• sarah

    I like your website and all, but I think you should show more people in the scientist link. I would like to see more information.

  • aaron

    this is ok, but you need more african american scientists cuz i need to do my project

  • Maya

    I think this is okay, but i need more info for my project for school.

  • Shauntrell

    I cant find any african american scientist for my science project.

  • Cat

    I have another blog about famous African American scientists, just scroll through the list of blogs

  • Jenn Brewer

    I came across this today while researching for a paper I am doing on scientists, specifically AA, as that is MY race. I wonder what makes you think you are an expert in so many fields? I, for one, do not appreciate people that have little to no experience portraying themselves as something they are not. Is diversity really a cornerstone of science? How so?
    Looking forward to your response.
    Thank you,
    Jennifer Brewer

  • Cat

    Dear Ms. Brewer

    Thank you for your inquiry, below is an answer to your questions and more detail about this blog.

    First off, I don’t consider myself an expert, nor have I ever claimed to be an expert in any scientific field. I am a writer and I have been trained in research and intermediary writing. I am also a devoted fan of science and have been all my life. This is particularly true of biological science and adaptation, something in which I have pursued, researched and been involved in for quite some time. I have the privilege to not only work with a great wealth of scientists but also the opportunity to share their research and experiences through writing for KQED. I write about experience related to me, books, scientists, and news that intrigues or inspires, hoping that it in turn will inspire others. That is why my blogs vary so much from week to week.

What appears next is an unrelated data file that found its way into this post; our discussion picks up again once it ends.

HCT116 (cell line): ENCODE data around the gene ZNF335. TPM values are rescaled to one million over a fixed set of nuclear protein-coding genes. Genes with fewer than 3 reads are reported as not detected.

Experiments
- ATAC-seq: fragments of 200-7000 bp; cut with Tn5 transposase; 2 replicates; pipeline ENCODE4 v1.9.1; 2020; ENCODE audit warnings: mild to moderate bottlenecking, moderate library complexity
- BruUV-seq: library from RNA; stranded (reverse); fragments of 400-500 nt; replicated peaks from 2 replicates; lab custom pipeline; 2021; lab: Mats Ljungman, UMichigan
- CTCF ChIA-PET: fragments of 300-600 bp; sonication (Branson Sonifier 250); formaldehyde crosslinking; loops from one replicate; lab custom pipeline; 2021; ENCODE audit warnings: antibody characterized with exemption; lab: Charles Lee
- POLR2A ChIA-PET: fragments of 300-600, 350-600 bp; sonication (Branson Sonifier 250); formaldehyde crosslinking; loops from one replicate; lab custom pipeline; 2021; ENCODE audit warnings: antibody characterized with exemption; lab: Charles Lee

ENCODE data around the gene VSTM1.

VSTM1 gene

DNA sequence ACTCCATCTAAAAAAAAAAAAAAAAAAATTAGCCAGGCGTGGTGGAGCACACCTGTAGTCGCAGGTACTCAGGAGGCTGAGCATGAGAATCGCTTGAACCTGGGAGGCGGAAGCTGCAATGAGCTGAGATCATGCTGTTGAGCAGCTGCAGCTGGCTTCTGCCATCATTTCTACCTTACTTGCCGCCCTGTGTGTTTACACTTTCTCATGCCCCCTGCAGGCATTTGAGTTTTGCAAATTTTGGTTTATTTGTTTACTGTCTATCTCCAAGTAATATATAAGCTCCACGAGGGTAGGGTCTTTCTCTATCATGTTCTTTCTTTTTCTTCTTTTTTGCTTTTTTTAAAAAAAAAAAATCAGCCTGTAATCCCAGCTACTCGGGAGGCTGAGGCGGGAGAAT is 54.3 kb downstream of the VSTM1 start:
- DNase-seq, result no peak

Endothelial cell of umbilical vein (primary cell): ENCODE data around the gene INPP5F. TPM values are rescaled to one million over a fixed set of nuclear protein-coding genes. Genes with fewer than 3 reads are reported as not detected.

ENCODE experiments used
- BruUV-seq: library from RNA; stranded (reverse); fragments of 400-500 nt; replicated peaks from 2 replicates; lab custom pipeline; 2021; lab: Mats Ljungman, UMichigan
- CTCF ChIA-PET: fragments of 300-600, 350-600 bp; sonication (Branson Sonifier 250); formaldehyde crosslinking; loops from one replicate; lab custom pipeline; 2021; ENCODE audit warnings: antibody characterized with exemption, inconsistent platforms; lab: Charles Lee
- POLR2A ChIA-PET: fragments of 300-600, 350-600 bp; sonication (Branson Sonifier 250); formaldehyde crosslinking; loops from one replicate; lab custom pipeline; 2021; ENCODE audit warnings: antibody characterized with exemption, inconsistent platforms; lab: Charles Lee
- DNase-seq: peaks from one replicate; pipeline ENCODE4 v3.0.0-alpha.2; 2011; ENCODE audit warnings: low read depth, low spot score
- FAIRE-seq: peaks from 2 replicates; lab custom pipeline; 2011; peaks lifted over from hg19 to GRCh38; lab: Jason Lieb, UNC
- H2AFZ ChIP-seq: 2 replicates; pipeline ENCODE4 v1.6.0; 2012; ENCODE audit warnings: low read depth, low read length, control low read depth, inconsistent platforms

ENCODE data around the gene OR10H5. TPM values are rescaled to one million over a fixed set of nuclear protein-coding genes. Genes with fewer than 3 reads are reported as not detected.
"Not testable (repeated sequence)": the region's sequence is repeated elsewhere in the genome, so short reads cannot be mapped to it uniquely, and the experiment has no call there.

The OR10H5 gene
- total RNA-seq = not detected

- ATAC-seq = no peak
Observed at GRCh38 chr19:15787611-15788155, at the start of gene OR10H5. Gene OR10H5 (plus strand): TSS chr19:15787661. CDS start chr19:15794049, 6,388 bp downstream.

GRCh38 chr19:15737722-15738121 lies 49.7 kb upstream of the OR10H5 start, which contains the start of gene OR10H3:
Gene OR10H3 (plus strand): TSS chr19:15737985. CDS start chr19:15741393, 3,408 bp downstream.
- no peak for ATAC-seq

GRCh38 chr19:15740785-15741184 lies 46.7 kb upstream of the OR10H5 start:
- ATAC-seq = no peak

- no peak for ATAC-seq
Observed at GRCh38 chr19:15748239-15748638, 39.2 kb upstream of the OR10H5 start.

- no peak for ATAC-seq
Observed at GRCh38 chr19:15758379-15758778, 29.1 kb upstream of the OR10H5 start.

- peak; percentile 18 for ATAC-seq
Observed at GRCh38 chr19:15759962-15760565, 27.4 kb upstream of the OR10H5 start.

I wrote this particular blog over a year ago for QUEST. I was thinking about Martin Luther King and how so many people know about his life. Yet so little is known about innovative African American scientists and innovators. So like you, I did research and wrote this blog. There was so much interest in the first blog, I was asked to write another one by my editor at QUEST. Since then, these two blogs have received the most comments, often from students like you who are doing research which I think it great.

    I also stand by my statement that diversity is the cornerstone of science. It is diversity of data, of observation, of perspectives, and species that lay the needed foundation for great discoveries. I attended a lecture on Monday of one of our curators. He stated in his talk that only 1/10 of life has been discovered on the planet. This is like a flashlight in a dark room, you don’t know what the big picture is if you can only see a portion of it. The more scientists understand about diversity of life, the better we understand our planet and how to align with it. Most of the work done at the Academy – is done by a variety of international teams out in the field. So diversity of race is quite familiar to me working here, it is unfortunate though that this is not common knowledge to the public. Please use what you like of this blog and others like it for your paper and leave what is not useful. And from my end, thank you for considering it a viable research tool!


  • katelyn

    hi . you need to find more people because. not only that we need yo do our projects, but what if some people just want to know. r u just gonna leave them hanging yo???

  • Pingback: Famous African-American Scientists & Innovators: Part III | QUEST Community Science Blog - KQED()

  • i cannot find my african american scientists and its due tomorrow!!!!uuuuugggghhhh!!!!!!



Cathleen (Cat) is the former Special Projects Manager at California Academy of Sciences and worked in the public programs division.
Before working at the Academy, Cat got her start as an intern at Lindsay Wildlife Museum for four years and worked with animals ranging from snakes and hawks to foxes and bobcats. She has a deep curiosity about the natural world and native California wildlife.

Sponsored by

Become a KQED sponsor